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General Assembly

New faces, ideas ease legislative work tone

– Twenty-nine new lawmakers were among the 150 that took their oaths Tuesday on the traditional Organization Day for the Indiana General Assembly.

Most of the new members are in the Indiana House – 19 Republicans and six Democrats; with three Republicans and one new Democrat in the Senate.

Senate President Pro Tem David Long, R-Fort Wayne, joked there are a whole lot of new members wandering around with a dazed look.

“They’ll find their path,” he said.

Veteran House Rep. Jerry Torr, R-Carmel, said the new arrivals have refreshing idealism while also noting a steep learning curve on everything from how to file a bill to how committees work.

New member Rep. Dennis Zent, R-Angola, said he was excited by the camaraderie across the aisle already.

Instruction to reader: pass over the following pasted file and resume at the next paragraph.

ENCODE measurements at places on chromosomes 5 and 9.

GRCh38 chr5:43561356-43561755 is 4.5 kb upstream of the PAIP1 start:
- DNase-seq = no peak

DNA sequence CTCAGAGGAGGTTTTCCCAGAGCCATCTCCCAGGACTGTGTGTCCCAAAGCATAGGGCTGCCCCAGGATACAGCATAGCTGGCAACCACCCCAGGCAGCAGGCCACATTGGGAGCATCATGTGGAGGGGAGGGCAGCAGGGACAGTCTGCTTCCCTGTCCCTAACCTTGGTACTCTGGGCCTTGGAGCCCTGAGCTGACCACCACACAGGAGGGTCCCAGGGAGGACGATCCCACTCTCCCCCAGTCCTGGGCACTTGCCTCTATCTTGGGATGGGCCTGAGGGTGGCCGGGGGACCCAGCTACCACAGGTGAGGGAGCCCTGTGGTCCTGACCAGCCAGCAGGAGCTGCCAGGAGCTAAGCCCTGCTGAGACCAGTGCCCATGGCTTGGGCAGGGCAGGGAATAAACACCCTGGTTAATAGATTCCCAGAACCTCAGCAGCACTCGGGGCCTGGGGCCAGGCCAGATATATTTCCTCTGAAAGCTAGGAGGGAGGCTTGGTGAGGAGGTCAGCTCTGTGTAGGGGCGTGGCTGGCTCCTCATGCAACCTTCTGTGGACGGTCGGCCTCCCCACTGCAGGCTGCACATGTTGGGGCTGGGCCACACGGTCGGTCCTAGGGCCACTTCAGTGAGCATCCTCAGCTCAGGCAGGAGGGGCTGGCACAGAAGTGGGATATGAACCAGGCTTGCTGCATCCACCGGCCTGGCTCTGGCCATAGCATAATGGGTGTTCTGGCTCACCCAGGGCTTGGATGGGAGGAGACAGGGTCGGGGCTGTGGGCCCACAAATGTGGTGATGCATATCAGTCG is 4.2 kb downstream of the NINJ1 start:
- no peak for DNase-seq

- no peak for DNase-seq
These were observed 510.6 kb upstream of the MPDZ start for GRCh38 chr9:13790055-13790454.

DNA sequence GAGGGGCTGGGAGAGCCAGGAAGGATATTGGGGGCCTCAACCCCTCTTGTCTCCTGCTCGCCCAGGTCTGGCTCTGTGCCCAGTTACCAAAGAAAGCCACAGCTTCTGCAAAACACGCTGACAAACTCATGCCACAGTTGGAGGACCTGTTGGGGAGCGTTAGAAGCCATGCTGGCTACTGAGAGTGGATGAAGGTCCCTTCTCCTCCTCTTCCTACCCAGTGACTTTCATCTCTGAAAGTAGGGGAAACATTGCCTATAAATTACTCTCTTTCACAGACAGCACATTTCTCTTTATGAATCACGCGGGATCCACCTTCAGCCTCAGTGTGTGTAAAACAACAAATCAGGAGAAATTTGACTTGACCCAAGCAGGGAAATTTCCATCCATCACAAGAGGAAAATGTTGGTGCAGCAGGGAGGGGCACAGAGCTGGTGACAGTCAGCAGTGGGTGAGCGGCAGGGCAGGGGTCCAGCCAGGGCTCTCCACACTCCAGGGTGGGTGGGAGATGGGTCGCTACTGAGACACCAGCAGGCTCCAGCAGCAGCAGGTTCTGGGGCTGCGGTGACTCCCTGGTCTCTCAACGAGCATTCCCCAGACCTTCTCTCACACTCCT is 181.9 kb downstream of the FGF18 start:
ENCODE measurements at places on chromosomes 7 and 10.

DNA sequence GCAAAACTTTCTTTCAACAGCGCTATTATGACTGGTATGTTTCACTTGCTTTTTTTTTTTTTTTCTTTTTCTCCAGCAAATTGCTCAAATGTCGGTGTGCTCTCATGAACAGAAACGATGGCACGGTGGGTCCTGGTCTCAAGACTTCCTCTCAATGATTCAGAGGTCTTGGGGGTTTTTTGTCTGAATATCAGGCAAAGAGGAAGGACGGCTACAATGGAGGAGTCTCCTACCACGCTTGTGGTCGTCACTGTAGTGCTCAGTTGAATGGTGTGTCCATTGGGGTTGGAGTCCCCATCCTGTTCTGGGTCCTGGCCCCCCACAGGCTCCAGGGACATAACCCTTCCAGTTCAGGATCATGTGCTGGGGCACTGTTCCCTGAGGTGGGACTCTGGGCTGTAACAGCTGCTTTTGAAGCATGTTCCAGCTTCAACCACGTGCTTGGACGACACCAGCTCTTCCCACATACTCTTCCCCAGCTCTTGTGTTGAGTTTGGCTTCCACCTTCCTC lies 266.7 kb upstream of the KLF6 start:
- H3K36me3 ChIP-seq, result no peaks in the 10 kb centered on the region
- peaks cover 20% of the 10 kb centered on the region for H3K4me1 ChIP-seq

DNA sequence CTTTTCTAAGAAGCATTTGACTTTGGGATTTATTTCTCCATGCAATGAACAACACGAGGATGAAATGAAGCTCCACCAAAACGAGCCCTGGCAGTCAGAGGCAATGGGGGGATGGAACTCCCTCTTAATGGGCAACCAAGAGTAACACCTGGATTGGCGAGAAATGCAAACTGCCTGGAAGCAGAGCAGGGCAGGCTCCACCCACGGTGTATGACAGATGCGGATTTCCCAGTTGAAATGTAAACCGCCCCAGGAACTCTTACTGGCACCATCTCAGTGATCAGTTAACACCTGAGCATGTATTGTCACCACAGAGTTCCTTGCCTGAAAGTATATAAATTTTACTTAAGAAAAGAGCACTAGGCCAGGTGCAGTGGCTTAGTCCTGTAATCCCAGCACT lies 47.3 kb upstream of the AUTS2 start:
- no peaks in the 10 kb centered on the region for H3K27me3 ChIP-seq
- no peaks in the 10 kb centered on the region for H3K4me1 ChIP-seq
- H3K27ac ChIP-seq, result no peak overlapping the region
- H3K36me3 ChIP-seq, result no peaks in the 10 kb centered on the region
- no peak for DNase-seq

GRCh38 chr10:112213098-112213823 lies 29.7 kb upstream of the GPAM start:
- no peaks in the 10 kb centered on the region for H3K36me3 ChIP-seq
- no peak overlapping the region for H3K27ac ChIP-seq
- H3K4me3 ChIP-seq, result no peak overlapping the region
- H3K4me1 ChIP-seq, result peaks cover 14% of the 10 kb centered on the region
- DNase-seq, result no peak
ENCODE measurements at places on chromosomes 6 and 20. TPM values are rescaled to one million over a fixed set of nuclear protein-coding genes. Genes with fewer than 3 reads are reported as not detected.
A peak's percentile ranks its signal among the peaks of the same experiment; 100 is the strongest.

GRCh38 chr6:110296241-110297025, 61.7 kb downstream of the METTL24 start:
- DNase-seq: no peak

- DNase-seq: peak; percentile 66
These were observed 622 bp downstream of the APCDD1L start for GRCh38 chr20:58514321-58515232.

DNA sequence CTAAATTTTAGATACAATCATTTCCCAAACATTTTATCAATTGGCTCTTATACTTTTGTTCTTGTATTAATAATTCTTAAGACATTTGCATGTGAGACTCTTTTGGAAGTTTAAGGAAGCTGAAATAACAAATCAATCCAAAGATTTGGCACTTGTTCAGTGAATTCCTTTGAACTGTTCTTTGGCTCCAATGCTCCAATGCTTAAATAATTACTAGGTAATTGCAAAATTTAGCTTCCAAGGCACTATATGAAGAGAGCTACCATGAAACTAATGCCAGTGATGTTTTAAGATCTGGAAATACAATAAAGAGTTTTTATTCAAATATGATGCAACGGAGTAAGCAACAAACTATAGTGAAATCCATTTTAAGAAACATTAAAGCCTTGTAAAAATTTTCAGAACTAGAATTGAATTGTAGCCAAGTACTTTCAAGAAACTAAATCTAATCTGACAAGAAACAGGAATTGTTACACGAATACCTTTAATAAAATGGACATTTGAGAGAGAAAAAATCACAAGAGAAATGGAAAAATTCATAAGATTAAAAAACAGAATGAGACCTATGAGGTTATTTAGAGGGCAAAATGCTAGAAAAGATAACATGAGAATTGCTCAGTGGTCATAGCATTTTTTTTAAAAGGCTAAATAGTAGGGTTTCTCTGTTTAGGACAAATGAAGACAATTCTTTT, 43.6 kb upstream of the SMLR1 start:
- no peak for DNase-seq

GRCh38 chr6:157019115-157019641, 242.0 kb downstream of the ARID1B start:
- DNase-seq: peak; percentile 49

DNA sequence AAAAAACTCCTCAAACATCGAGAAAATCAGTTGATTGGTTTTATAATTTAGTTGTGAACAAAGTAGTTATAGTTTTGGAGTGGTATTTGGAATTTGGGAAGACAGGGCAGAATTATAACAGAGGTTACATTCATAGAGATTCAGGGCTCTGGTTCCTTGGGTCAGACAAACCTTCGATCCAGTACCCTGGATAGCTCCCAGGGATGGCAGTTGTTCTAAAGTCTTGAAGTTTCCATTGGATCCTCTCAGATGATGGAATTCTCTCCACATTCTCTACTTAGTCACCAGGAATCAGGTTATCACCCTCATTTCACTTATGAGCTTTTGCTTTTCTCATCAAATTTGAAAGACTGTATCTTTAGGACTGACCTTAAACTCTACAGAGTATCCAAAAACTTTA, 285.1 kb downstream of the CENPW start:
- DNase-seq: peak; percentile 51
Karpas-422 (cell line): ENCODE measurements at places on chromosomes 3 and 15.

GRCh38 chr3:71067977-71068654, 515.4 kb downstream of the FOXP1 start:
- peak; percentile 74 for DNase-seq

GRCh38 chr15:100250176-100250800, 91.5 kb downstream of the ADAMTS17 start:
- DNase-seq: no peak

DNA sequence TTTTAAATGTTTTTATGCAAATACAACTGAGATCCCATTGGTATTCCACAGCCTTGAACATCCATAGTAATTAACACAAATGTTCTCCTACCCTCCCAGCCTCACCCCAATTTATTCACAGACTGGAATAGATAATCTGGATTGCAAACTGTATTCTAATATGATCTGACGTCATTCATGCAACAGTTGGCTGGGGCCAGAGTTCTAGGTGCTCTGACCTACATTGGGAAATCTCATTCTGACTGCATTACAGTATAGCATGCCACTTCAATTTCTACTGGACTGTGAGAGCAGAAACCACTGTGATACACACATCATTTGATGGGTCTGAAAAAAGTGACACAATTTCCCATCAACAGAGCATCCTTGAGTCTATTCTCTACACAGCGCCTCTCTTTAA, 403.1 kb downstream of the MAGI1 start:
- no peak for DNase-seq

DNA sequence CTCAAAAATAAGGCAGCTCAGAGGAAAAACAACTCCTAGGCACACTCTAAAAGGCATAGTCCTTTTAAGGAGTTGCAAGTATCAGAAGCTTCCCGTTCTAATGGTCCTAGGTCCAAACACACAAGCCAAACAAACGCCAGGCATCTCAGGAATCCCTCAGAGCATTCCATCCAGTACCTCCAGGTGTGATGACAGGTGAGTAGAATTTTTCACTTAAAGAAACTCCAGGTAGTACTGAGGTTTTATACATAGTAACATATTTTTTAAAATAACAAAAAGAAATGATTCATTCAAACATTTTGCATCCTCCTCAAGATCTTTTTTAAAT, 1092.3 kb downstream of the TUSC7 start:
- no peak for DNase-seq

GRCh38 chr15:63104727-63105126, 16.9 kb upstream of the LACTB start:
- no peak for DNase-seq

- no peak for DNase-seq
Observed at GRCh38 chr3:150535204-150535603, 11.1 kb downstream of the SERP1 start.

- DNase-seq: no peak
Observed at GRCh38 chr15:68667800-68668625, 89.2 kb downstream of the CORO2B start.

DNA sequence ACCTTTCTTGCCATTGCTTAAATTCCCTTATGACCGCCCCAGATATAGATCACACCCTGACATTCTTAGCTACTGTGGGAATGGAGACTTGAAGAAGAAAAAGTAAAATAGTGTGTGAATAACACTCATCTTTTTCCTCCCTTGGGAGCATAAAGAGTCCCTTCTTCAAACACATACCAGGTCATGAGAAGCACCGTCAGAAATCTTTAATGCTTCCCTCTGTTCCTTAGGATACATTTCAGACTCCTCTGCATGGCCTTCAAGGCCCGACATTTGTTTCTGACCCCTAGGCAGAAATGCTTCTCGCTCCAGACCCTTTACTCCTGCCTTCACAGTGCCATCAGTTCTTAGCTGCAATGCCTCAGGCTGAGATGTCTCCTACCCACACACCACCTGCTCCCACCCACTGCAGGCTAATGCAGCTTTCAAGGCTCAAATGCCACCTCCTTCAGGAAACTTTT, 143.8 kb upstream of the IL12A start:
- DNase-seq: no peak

“I like the idea of having new people with fresh ideas,” he said. “We are hoping to find what we have in common rather than coming in ready to square off.”

Fellow newbie Rep. Justin Moed, D-Indianapolis, said he is already seeing members reaching out socially to get to know one another before everyone returns Jan. 7 for the hard work when the legislative session begins.

“I think the new faces are a good thing. New faces mean new ideas,” he said, and possibly a lower temperature in the chamber.

The last two sessions have been especially divisive as union and education legislation took center stage.

Organization Day is largely ceremonial, with Long’s speech short and sweet. He said there are challenges to drafting a new two-year state budget, such as meeting the needs of schools and possible federal health care obligations.

House Speaker Brian Bosma set a bipartisan tone even though Republicans now have a supermajority in that chamber, 69-31.

“Caution has to be our watchword,” he said of fiscal issues. “Our fiscal plan must be sustainable in the long run.”

He offered an olive branch to teachers on education change, saying rather than a rollback or halt, “it’s time for a thorough examination and revisions where appropriate.”

Bosma also laid out several objectives, including state-funded preschool for the neediest and ensuring every child in the care of the Department of Child Services is properly monitored.

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